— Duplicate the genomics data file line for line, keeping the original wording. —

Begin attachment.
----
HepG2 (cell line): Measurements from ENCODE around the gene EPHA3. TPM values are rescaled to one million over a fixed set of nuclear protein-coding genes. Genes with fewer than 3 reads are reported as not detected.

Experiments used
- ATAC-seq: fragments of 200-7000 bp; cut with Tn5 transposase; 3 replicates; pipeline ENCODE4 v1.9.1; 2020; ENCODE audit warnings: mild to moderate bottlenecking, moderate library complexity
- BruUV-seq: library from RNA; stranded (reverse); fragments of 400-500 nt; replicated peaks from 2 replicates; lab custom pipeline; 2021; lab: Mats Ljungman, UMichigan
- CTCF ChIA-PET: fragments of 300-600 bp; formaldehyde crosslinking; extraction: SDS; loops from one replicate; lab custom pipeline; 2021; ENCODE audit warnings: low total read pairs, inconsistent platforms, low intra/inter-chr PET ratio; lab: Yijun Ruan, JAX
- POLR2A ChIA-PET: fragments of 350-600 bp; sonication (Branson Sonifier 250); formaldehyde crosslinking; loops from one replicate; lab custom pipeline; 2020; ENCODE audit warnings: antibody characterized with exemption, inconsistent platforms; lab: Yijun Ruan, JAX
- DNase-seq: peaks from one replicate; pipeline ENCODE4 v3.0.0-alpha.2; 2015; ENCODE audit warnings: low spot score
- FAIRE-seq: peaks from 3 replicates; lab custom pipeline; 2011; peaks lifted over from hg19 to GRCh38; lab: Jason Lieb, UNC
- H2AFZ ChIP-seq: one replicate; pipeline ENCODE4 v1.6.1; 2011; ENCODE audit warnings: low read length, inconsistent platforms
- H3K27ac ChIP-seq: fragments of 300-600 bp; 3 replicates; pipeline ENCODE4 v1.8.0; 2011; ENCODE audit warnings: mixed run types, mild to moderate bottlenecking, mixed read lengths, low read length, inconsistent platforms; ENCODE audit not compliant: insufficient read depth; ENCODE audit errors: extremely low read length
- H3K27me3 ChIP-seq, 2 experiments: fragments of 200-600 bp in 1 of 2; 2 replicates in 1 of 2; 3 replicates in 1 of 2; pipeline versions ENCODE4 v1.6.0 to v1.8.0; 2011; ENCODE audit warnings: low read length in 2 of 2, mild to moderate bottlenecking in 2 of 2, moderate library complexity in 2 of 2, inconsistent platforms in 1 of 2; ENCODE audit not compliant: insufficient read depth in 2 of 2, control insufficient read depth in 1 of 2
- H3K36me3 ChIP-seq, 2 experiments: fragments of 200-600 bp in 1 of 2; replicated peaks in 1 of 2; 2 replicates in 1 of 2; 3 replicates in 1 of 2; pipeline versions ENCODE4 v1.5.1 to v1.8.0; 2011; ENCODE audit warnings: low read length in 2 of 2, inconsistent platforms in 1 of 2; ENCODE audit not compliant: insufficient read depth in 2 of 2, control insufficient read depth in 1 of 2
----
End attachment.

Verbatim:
HepG2 (cell line): Measurements from ENCODE around the gene EPHA3. TPM values are rescaled to one million over a fixed set of nuclear protein-coding genes. Genes with fewer than 3 reads are reported as not detected.

Experiments used
- ATAC-seq: fragments of 200-7000 bp; cut with Tn5 transposase; 3 replicates; pipeline ENCODE4 v1.9.1; 2020; ENCODE audit warnings: mild to moderate bottlenecking, moderate library complexity
- BruUV-seq: library from RNA; stranded (reverse); fragments of 400-500 nt; replicated peaks from 2 replicates; lab custom pipeline; 2021; lab: Mats Ljungman, UMichigan
- CTCF ChIA-PET: fragments of 300-600 bp; formaldehyde crosslinking; extraction: SDS; loops from one replicate; lab custom pipeline; 2021; ENCODE audit warnings: low total read pairs, inconsistent platforms, low intra/inter-chr PET ratio; lab: Yijun Ruan, JAX
- POLR2A ChIA-PET: fragments of 350-600 bp; sonication (Branson Sonifier 250); formaldehyde crosslinking; loops from one replicate; lab custom pipeline; 2020; ENCODE audit warnings: antibody characterized with exemption, inconsistent platforms; lab: Yijun Ruan, JAX
- DNase-seq: peaks from one replicate; pipeline ENCODE4 v3.0.0-alpha.2; 2015; ENCODE audit warnings: low spot score
- FAIRE-seq: peaks from 3 replicates; lab custom pipeline; 2011; peaks lifted over from hg19 to GRCh38; lab: Jason Lieb, UNC
- H2AFZ ChIP-seq: one replicate; pipeline ENCODE4 v1.6.1; 2011; ENCODE audit warnings: low read length, inconsistent platforms
- H3K27ac ChIP-seq: fragments of 300-600 bp; 3 replicates; pipeline ENCODE4 v1.8.0; 2011; ENCODE audit warnings: mixed run types, mild to moderate bottlenecking, mixed read lengths, low read length, inconsistent platforms; ENCODE audit not compliant: insufficient read depth; ENCODE audit errors: extremely low read length
- H3K27me3 ChIP-seq, 2 experiments: fragments of 200-600 bp in 1 of 2; 2 replicates in 1 of 2; 3 replicates in 1 of 2; pipeline versions ENCODE4 v1.6.0 to v1.8.0; 2011; ENCODE audit warnings: low read length in 2 of 2, mild to moderate bottlenecking in 2 of 2, moderate library complexity in 2 of 2, inconsistent platforms in 1 of 2; ENCODE audit not compliant: insufficient read depth in 2 of 2, control insufficient read depth in 1 of 2
- H3K36me3 ChIP-seq, 2 experiments: fragments of 200-600 bp in 1 of 2; replicated peaks in 1 of 2; 2 replicates in 1 of 2; 3 replicates in 1 of 2; pipeline versions ENCODE4 v1.5.1 to v1.8.0; 2011; ENCODE audit warnings: low read length in 2 of 2, inconsistent platforms in 1 of 2; ENCODE audit not compliant: insufficient read depth in 2 of 2, control insufficient read depth in 1 of 2